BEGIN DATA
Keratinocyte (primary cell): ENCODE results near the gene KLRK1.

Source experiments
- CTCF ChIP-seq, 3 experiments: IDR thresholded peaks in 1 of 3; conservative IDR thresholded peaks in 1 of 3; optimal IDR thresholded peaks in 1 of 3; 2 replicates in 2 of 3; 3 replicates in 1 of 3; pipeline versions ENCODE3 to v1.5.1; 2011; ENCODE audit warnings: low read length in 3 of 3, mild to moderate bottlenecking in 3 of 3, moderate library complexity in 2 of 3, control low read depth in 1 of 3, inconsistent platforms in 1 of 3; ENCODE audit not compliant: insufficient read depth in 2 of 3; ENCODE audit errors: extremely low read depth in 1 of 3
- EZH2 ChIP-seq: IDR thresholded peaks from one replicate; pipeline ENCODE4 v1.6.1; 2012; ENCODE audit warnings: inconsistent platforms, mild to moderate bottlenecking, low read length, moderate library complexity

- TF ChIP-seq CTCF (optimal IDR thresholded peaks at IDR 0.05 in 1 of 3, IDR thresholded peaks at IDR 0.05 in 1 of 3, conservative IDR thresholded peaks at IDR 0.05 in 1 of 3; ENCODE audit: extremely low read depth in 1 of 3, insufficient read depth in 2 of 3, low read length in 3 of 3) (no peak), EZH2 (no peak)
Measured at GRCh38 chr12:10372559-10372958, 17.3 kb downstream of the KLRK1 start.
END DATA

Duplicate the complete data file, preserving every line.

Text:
Keratinocyte (primary cell): ENCODE results near the gene KLRK1.

Source experiments
- CTCF ChIP-seq, 3 experiments: IDR thresholded peaks in 1 of 3; conservative IDR thresholded peaks in 1 of 3; optimal IDR thresholded peaks in 1 of 3; 2 replicates in 2 of 3; 3 replicates in 1 of 3; pipeline versions ENCODE3 to v1.5.1; 2011; ENCODE audit warnings: low read length in 3 of 3, mild to moderate bottlenecking in 3 of 3, moderate library complexity in 2 of 3, control low read depth in 1 of 3, inconsistent platforms in 1 of 3; ENCODE audit not compliant: insufficient read depth in 2 of 3; ENCODE audit errors: extremely low read depth in 1 of 3
- EZH2 ChIP-seq: IDR thresholded peaks from one replicate; pipeline ENCODE4 v1.6.1; 2012; ENCODE audit warnings: inconsistent platforms, mild to moderate bottlenecking, low read length, moderate library complexity

- TF ChIP-seq CTCF (optimal IDR thresholded peaks at IDR 0.05 in 1 of 3, IDR thresholded peaks at IDR 0.05 in 1 of 3, conservative IDR thresholded peaks at IDR 0.05 in 1 of 3; ENCODE audit: extremely low read depth in 1 of 3, insufficient read depth in 2 of 3, low read length in 3 of 3) (no peak), EZH2 (no peak)
Measured at GRCh38 chr12:10372559-10372958, 17.3 kb downstream of the KLRK1 start.